Logically, there's not a compelling reason to blog anymore. Want the latest and greatest on social media? There's Mashable. Need fresh business perspectives? See HBR. Digital Marketing? See Ad Age. Tech Crunch was bought by AOL—and most media with a substantial audience ends up looking more like mainstream media at some point, or at minimum getting acquired. If I really want to be heard above the noise, a by-lined article in a reputable media outlet with a substantial audience is the way to go. Media companies both old and new have figured it out. They've created blogger networks, federated their media, joined forces and organized with a degree of scale.
Some things come full circle. In many ways, the chickens of the blogoshphere have come home to roost.
But that's if you consider yourself a blogger. I don't. I write. I'd write if nobody was reading. I'd write on paper bags with a piece of charcoal if technology didn't exist. Most times, I write for myself. The difference between the cyclical trends in media etc. and what drives some people to produce and others to consume is less dependent on what's fashionable in the moment and more dependent on what drives you as a human being. We're all wired with a certain disposition. Sometimes advances in technology amplify that, but they rarely are the root cause.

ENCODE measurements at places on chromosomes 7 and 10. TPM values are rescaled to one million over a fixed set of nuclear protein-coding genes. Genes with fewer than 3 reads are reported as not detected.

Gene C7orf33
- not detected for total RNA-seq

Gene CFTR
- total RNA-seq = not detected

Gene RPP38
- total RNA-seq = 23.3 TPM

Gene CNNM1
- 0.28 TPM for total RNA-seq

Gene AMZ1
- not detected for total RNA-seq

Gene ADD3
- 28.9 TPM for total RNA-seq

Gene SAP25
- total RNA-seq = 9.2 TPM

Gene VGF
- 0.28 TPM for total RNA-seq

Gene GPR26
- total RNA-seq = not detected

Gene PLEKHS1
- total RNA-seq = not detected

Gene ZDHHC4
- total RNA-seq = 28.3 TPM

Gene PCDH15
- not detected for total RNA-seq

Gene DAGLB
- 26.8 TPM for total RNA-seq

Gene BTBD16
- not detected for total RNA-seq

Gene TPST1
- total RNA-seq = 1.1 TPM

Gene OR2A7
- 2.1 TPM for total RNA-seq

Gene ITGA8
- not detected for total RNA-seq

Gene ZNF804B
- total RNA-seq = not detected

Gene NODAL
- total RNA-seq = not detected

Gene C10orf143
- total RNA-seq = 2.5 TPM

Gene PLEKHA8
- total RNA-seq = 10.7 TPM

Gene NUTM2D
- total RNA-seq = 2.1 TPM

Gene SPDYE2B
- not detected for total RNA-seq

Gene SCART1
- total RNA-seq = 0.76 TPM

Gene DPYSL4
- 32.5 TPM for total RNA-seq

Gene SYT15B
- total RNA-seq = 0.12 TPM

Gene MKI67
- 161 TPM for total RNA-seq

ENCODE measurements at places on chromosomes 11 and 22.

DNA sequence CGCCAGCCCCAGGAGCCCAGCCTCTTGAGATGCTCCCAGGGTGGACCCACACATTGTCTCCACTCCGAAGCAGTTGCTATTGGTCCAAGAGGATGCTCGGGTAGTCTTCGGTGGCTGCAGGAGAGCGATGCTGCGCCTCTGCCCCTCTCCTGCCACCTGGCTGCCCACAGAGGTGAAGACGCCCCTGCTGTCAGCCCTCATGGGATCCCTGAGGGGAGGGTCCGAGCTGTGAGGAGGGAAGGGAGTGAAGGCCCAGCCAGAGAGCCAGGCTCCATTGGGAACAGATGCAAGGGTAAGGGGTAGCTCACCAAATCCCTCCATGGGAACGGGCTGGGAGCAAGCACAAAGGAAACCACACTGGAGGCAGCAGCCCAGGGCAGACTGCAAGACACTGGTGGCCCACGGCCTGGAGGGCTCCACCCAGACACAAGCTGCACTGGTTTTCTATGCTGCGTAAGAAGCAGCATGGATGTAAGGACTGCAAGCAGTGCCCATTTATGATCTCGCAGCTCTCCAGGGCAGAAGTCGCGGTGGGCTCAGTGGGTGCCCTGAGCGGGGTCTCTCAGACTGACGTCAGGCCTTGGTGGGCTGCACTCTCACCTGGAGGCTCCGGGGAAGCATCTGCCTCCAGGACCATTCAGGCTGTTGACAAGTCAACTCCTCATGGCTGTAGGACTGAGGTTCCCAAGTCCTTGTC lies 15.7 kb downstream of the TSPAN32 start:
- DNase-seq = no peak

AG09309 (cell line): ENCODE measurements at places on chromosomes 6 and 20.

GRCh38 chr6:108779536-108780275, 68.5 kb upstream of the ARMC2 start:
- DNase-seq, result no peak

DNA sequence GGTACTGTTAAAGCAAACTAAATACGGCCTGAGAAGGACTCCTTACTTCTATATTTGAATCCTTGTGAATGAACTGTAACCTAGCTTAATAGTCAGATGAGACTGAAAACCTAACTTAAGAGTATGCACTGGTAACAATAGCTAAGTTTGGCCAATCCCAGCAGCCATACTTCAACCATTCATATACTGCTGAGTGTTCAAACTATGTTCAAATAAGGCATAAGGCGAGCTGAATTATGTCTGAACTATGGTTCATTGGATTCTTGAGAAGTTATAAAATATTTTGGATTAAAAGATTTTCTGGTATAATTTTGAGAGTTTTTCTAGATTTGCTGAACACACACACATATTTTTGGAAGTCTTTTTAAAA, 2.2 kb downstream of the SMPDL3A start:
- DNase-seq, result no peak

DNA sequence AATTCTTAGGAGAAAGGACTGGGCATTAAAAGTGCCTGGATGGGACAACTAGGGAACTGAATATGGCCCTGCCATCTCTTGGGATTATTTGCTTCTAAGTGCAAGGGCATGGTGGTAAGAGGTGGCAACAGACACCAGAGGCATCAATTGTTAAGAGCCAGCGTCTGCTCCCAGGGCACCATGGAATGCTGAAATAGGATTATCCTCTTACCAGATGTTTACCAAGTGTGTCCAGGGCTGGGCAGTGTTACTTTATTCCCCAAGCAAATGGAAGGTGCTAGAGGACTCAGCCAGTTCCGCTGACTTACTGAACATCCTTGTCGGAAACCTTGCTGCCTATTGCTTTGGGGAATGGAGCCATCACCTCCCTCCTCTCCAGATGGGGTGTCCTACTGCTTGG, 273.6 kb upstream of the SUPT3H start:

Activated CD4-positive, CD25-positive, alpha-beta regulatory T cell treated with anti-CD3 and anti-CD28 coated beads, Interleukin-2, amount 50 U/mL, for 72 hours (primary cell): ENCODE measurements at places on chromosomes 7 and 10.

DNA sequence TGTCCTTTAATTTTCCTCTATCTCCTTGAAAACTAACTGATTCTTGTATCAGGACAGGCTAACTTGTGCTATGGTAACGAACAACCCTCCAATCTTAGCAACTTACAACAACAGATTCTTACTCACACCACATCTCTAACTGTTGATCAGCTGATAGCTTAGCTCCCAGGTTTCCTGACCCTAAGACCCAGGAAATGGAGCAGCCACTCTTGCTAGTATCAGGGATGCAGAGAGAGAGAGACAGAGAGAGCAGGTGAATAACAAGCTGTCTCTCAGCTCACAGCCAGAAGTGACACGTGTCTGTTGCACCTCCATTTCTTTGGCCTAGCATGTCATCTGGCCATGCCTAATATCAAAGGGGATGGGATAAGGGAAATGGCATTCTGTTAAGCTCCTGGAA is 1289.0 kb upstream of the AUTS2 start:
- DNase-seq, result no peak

Still, from a business perspective—I really should stop blogging. What's the point? But if life were all business all the time, it wouldn't be very interesting. And in reality, I would have to stop writing, which will probably never happen.